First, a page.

Jamie Oliver book ‘more popular’ than White paper

Jamie Oliver's money-saving tips proved popular at libraries. Picture: Contributed
Jamie Oliver's money-saving tips proved popular at libraries. Picture: Contributed
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A MONEY-saving Jamie Oliver cookbook was a more popular draw than the independence white paper, Scotland’s Future, in Edinburgh’s libraries over the past year.

The appetite for the celebrity chef’s best-seller Save With Jamie outstripped demand for the weighty volume which the SNP hoped would win over undecided voters.

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There were also more requests for travel guides to Portugal, Spain and Italy in the city’s libraries than the Scottish Government’s 670-page blueprint.

More than 110,000 copies of Alex Salmond’s vision for an independent Scotland were ordered in three months of release, at a cost of £1.2 million.

But there was more demand for the official guidebook for the Driver and Vehicle Standards Agency’s theory test.

The white paper, published amid much fanfare in November 2013, did however manage to fight off a challenge from a Stamps of the World catalogue, which claimed ninth place in the list of the most popular non-fiction titles compiled by the Edinburgh City Libraries service.

Other books to feature in the top ten included Where Memories Go, broadcaster Sally Magnusson’s memoir about her late mother’s battle with dementia, and The Railway Man, the autobiography of former prisoner of war Eric Lomax, which was turned into a blockbuster film with Colin Firth playing the late Edinburgh war hero.

Another title inspired by the referendum, Blossom, by Scotsman columnist and broadcaster Lesley Riddoch, was in the top 20, along with a book on the downfall of former RBS chief executive Fred Goodwin, by Iain Martin, a former editor of The Scotsman.

Kate Atkinson fought off a challenge from fellow Edinburgh author Ian Rankin to win the honour of the most borrowed fiction title, with Life After Life, which won her the Costa Book Awards prize for best novel and the South Bank Show Sky Arts literature award.

Rankin claimed two places in the top ten with his most recent books, which saw the return of Inspector Rebus.

It was an honour shared with JK Rowling, whose crime novel, The Cuckoo’s Calling, which came fourth in the list, was written under a pseudonym, Robert Galbraith.

Other crime writers to feature in the top 20 fiction list include Peter May, creator of the Lewis Trilogy, Val McDermid, Stuart MacBride and Denise Mina.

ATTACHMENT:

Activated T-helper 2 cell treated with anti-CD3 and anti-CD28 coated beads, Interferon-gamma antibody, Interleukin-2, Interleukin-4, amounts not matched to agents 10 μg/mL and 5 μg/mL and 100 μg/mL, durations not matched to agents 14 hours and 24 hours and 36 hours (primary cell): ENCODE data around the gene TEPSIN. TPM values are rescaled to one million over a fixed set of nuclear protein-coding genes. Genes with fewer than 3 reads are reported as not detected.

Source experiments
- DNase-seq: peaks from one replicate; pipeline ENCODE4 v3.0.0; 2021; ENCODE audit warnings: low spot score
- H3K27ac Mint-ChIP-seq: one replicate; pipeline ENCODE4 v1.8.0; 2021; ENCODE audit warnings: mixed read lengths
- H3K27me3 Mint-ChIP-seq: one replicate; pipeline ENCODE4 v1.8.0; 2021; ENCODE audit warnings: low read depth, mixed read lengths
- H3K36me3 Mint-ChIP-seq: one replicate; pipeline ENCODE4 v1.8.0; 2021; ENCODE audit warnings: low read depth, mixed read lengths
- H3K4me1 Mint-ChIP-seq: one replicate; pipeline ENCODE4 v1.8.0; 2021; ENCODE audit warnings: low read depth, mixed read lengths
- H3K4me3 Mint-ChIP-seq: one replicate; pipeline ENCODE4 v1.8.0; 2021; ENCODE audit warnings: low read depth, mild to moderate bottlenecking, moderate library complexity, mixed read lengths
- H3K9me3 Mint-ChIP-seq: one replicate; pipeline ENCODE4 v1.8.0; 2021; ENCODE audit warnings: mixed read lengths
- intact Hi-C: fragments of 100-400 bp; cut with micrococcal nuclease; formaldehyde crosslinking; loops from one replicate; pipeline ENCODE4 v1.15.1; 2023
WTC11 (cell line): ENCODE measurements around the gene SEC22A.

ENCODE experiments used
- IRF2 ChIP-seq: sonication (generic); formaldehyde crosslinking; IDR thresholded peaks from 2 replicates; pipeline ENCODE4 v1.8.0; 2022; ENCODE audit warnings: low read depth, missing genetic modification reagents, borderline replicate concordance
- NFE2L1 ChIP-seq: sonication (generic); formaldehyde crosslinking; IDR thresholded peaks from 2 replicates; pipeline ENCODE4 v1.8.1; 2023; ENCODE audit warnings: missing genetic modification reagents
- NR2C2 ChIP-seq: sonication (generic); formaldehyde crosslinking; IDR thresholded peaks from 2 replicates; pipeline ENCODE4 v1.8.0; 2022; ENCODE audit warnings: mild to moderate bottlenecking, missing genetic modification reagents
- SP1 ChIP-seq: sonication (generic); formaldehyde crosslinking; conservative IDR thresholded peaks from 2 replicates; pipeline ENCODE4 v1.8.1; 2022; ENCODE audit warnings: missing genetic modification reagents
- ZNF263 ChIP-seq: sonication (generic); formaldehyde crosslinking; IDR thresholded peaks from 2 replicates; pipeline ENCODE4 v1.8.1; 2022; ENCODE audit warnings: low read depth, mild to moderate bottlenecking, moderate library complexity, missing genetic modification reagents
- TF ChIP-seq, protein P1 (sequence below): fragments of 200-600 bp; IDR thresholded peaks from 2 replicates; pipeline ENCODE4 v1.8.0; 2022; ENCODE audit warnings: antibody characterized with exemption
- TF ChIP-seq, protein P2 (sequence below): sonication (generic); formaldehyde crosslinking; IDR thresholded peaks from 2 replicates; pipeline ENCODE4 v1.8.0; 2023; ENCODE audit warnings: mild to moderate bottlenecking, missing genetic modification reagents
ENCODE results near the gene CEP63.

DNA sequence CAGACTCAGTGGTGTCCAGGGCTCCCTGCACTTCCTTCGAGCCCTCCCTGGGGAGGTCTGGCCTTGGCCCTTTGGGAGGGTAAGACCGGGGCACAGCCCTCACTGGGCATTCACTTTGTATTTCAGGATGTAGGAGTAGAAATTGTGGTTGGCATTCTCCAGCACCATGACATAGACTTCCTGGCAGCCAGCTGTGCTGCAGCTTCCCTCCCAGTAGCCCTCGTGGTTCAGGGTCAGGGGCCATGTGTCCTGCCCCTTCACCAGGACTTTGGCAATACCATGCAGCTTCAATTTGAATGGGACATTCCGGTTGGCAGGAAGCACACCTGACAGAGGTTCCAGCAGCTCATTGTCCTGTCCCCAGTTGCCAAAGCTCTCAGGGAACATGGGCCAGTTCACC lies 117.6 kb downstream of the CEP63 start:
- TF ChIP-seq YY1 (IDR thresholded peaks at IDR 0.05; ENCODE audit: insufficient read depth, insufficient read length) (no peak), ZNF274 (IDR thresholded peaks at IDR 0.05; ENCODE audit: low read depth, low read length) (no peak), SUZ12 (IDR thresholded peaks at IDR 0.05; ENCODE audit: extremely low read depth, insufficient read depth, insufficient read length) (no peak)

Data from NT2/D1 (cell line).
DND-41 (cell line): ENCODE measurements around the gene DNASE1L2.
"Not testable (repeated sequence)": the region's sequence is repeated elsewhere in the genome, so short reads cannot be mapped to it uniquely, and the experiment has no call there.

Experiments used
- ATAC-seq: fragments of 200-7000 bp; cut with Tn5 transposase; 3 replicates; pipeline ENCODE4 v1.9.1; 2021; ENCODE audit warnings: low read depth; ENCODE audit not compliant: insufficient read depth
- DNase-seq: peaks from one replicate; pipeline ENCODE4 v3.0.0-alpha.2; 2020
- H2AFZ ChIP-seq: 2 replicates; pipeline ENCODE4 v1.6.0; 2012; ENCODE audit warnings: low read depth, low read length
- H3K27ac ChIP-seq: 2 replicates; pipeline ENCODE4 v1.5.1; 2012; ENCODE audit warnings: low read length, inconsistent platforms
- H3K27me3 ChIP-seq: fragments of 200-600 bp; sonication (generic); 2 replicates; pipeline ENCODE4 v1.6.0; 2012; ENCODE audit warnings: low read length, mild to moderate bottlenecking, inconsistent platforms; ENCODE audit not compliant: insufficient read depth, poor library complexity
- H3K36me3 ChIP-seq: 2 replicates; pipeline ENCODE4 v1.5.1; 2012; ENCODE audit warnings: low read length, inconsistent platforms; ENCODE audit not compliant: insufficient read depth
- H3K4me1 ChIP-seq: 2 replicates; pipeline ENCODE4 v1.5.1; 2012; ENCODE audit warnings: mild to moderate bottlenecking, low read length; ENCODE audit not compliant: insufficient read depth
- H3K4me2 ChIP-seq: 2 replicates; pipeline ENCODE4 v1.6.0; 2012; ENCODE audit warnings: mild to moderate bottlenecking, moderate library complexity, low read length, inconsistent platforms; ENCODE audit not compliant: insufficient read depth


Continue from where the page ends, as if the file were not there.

More than three million titles were borrowed from Edinburgh’s libraries, which have a total book stock of almost 1.4 million, over the last 12 months. Almost 250,000 people attended events in the city’s libraries. The top 20s have been revealed just weeks after it emerged that Edinburgh Central Library on George IV Bridge saw visitor numbers rise by 188 per cent after a major overhaul.

Richard Lewis, culture leader at Edinburgh city council, said: “People were really engaged with the politics of the independence Referendum this year, with Scotland’s Future – the white paper – being listed in the top 20 non-fiction list proof of that. Edinburgh’s tastes are certainly eclectic, with travel, knitting and driving lessons all popular non-fiction picks. The variety goes to show that there is something for everyone and to suit all tastes waiting to be discovered in our libraries.

“Edinburgh authors have always had a fascination with crime and horror. Against this literary history, it isn’t surprising that its residents have developed a taste for dark novels.

“We’ve seen the number of visits to Edinburgh’s libraries rise steadily over the last few years. Part of the success is down to promotional campaigns such as Book Week Scotland and author visits.”

Top twenty

1 Portugal (travel guide)

2 Save with Jamie, Jamie Oliver

3 Where Memories Go, Sally Magnusson

4 The Official DSA theory test for car drivers

5 Spain (travel guide)

6 Italy (travel guide)

7 Scotland’s Future

8 Stamps of the World: Stanley Gibbons Simplified Catalogue

9 France (travel guide)

10 The Railway Man, Eric Lomax

11 Making It Happen: Fred Goodwin, RBS and the Men Who Blew Up the British Economy, Iain Martin

12 Catastrophe: Europe Goes to War, Max Hastings

13 This Boy, Alan Johnson

14 Blossom: a Journey Beyond Independence, Lesley Riddoch

15 Philomena: a Mother, Her Son and a Fifty Year Search, Martin Sixsmith

16 Sane New World: Taming the Mind, Ruby Wax

17 Easy Knitting: 30 Projects to Make for Your Home and to Wear

18 The Examined Life, Stephen Grosz

19 London (travel guide)

20 Love, Nina: Despatches from a Family Life, Nina Stibbe

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